### func (*Rat) GobDecode¶

`func (z *Rat) GobDecode(buf []byte) error`

GobDecode implements the gob.GobDecoder interface.

### func (*Rat) GobEncode¶

`func (x *Rat) GobEncode() ([]byte, error)`

GobEncode implements the gob.GobEncoder interface.

### func (*Rat) Inv¶

`func (z *Rat) Inv(x *Rat) *Rat`

Inv sets z to 1/x and returns z. If x == 0, Inv panics.

### func (*Rat) IsInt¶

`func (x *Rat) IsInt() bool`

IsInt reports whether the denominator of x is 1.

### func (*Rat) MarshalText¶1.3

`func (x *Rat) MarshalText() (text []byte, err error)`

MarshalText implements the encoding.TextMarshaler interface.

### func (*Rat) Mul¶

`func (z *Rat) Mul(x, y *Rat) *Rat`

Mul sets z to the product x*y and returns z.

### func (*Rat) Neg¶

`func (z *Rat) Neg(x *Rat) *Rat`

Neg sets z to -x and returns z.

### func (*Rat) Num¶

`func (x *Rat) Num() *Int`

Num returns the numerator of x; it may be <= 0. The result is a reference to x's numerator; it may change if a new value is assigned to x, and vice versa. The sign of the numerator corresponds to the sign of x.

### func (*Rat) Quo¶

`func (z *Rat) Quo(x, y *Rat) *Rat`

Quo sets z to the quotient x/y and returns z. If y == 0, Quo panics.

### func (*Rat) RatString¶

`func (x *Rat) RatString() string`

RatString returns a string representation of x in the form "a/b" if b != 1, and in the form "a" if b == 1.

### func (*Rat) Scan¶

`func (z *Rat) Scan(s fmt.ScanState, ch rune) error`

Scan is a support routine for fmt.Scanner. It accepts the formats 'e', 'E', 'f', 'F', 'g', 'G', and 'v'. All formats are equivalent.

Example

```3/2
```

### func (*Rat) Set¶

`func (z *Rat) Set(x *Rat) *Rat`

Set sets z to x (by making a copy of x) and returns z.

### func (*Rat) SetFloat64¶1.1

`func (z *Rat) SetFloat64(f float64) *Rat`

SetFloat64 sets z to exactly f and returns z. If f is not finite, SetFloat returns nil.

### func (*Rat) SetFrac¶

`func (z *Rat) SetFrac(a, b *Int) *Rat`

SetFrac sets z to a/b and returns z. If b == 0, SetFrac panics.

### func (*Rat) SetFrac64¶

`func (z *Rat) SetFrac64(a, b int64) *Rat`

SetFrac64 sets z to a/b and returns z. If b == 0, SetFrac64 panics.

### func (*Rat) SetInt¶

`func (z *Rat) SetInt(x *Int) *Rat`

SetInt sets z to x (by making a copy of x) and returns z.

### func (*Rat) SetInt64¶

`func (z *Rat) SetInt64(x int64) *Rat`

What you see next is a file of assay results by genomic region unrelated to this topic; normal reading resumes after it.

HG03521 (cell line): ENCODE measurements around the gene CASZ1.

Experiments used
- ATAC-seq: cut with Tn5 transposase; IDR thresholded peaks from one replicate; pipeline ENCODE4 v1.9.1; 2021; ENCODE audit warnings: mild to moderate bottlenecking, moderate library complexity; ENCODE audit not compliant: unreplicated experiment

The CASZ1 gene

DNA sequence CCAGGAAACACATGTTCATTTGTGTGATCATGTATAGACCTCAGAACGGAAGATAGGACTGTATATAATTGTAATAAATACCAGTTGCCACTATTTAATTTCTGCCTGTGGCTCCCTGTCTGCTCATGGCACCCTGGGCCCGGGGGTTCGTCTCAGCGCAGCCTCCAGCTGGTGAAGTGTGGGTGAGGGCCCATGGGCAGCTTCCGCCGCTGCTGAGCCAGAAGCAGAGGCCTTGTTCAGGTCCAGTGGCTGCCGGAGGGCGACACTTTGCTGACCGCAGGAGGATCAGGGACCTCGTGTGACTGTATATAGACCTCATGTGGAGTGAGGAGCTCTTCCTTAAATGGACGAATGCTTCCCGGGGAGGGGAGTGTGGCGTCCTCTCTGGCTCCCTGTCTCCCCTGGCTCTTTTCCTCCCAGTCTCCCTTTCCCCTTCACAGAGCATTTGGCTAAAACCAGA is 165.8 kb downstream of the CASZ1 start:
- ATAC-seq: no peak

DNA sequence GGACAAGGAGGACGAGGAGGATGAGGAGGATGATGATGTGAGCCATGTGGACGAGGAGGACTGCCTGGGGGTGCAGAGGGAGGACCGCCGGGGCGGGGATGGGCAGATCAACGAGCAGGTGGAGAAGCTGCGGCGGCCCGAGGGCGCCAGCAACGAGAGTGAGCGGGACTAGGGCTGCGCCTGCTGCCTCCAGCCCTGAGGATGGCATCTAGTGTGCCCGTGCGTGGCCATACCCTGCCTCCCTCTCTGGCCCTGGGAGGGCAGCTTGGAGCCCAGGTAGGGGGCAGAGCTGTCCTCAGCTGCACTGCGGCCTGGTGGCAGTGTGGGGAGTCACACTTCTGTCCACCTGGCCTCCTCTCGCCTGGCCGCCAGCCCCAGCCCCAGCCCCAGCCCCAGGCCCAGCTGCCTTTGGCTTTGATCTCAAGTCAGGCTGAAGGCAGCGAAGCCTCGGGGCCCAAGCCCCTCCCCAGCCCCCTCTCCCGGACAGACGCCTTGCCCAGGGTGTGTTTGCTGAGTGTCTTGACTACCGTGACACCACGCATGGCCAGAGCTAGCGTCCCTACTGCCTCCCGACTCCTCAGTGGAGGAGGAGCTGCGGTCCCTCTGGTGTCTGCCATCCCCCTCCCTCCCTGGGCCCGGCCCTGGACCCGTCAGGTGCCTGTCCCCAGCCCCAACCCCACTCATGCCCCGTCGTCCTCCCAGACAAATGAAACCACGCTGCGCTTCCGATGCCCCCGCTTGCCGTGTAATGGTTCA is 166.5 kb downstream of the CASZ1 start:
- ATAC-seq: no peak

SetInt64 sets z to x and returns z.

### func (*Rat) SetString¶

`func (z *Rat) SetString(s string) (*Rat, bool)`

SetString sets z to the value of s and returns z and a boolean indicating success. s can be given as a (possibly signed) fraction "a/b", or as a floating-point number optionally followed by an exponent. If a fraction is provided, both the dividend and the divisor may be a decimal integer or independently use a prefix of “0b”, “0” or “0o”, or “0x” (or their upper-case variants) to denote a binary, octal, or hexadecimal integer, respectively. The divisor may not be signed. If a floating-point number is provided, it may be in decimal form or use any of the same prefixes as above but for “0” to denote a non-decimal mantissa. A leading “0” is considered a decimal leading 0; it does not indicate octal representation in this case. An optional base-10 “e” or base-2 “p” (or their upper-case variants) exponent may be provided as well, except for hexadecimal floats which only accept an (optional) “p” exponent (because an “e” or “E” cannot be distinguished from a mantissa digit). The entire string, not just a prefix, must be valid for success. If the operation failed, the value of z is undefined but the returned value is nil.

Example

```3.142
```

### func (*Rat) SetUint64¶1.13

`func (z *Rat) SetUint64(x uint64) *Rat`

SetUint64 sets z to x and returns z.

### func (*Rat) Sign¶

`func (x *Rat) Sign() int`

Sign returns:

```-1 if x <  0
0 if x == 0
+1 if x >  0
```

### func (*Rat) String¶

`func (x *Rat) String() string`

String returns a string representation of x in the form "a/b" (even if b == 1).

### func (*Rat) Sub¶

`func (z *Rat) Sub(x, y *Rat) *Rat`

Sub sets z to the difference x-y and returns z.

### func (*Rat) UnmarshalText¶1.3

`func (z *Rat) UnmarshalText(text []byte) error`

UnmarshalText implements the encoding.TextUnmarshaler interface.

### func (*Rat) marshal¶

`func (x *Rat) marshal() []byte`

marshal implements String returning a slice of bytes

### func (*Rat) norm¶

`func (z *Rat) norm() *Rat`

## type RoundingMode¶1.5